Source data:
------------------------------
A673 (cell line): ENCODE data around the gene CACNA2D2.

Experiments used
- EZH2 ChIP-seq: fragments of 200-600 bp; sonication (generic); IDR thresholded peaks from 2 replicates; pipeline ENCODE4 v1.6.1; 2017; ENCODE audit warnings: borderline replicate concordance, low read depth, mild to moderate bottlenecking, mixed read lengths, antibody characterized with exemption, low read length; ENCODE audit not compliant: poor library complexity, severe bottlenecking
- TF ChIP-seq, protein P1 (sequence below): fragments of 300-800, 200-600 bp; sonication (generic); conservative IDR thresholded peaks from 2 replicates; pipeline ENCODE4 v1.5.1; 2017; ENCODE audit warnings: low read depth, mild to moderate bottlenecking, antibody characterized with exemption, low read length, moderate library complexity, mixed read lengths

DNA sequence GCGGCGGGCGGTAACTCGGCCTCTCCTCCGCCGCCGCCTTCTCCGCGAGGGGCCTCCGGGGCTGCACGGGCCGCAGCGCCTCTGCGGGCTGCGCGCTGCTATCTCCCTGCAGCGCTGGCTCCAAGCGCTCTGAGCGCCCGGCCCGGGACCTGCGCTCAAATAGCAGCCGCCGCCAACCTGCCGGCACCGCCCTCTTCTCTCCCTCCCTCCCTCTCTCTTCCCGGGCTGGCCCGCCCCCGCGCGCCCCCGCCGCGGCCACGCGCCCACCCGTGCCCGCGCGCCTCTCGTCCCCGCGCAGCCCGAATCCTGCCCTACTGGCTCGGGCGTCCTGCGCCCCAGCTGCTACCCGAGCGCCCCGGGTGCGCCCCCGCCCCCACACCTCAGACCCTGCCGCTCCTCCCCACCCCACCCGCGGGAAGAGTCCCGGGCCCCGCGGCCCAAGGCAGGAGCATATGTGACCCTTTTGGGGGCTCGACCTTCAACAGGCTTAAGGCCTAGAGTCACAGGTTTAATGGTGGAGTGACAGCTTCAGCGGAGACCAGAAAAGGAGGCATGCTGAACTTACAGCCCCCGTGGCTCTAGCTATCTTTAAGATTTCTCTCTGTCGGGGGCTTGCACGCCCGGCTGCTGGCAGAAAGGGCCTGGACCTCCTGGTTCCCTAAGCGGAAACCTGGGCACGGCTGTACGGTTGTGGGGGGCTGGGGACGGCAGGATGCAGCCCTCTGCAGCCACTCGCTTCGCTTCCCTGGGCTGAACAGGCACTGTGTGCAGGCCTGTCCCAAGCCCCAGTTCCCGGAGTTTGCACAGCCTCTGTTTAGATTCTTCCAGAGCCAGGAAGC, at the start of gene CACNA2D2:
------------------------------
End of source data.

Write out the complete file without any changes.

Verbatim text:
A673 (cell line): ENCODE data around the gene CACNA2D2.

Experiments used
- EZH2 ChIP-seq: fragments of 200-600 bp; sonication (generic); IDR thresholded peaks from 2 replicates; pipeline ENCODE4 v1.6.1; 2017; ENCODE audit warnings: borderline replicate concordance, low read depth, mild to moderate bottlenecking, mixed read lengths, antibody characterized with exemption, low read length; ENCODE audit not compliant: poor library complexity, severe bottlenecking
- TF ChIP-seq, protein P1 (sequence below): fragments of 300-800, 200-600 bp; sonication (generic); conservative IDR thresholded peaks from 2 replicates; pipeline ENCODE4 v1.5.1; 2017; ENCODE audit warnings: low read depth, mild to moderate bottlenecking, antibody characterized with exemption, low read length, moderate library complexity, mixed read lengths

DNA sequence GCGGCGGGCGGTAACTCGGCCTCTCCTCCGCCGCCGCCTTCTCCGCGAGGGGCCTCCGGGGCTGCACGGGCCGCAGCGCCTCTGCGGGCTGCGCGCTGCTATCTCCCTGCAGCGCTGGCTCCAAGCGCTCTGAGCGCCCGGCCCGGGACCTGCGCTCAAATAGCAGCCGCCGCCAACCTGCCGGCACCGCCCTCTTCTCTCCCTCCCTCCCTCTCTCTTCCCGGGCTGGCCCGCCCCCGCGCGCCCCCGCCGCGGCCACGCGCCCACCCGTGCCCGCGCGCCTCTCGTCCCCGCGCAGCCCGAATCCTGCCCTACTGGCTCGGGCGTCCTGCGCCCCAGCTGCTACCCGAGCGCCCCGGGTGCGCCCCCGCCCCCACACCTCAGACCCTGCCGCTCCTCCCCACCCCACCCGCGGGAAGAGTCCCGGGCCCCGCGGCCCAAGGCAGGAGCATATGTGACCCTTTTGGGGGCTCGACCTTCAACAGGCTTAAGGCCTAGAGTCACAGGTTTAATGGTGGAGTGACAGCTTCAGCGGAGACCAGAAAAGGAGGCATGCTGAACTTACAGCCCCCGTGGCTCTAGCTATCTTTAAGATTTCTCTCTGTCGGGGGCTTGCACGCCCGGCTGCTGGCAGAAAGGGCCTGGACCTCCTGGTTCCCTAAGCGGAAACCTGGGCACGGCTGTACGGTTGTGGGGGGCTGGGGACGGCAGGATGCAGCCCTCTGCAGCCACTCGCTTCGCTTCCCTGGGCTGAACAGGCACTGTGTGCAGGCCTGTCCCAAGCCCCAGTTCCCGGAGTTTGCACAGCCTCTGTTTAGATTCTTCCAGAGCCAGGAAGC, at the start of gene CACNA2D2: